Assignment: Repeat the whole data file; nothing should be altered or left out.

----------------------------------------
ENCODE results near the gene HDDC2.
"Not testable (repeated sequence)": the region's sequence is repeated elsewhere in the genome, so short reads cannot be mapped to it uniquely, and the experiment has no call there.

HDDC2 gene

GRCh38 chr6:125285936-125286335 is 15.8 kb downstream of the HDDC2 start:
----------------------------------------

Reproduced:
ENCODE results near the gene HDDC2.
"Not testable (repeated sequence)": the region's sequence is repeated elsewhere in the genome, so short reads cannot be mapped to it uniquely, and the experiment has no call there.

HDDC2 gene

GRCh38 chr6:125285936-125286335 is 15.8 kb downstream of the HDDC2 start: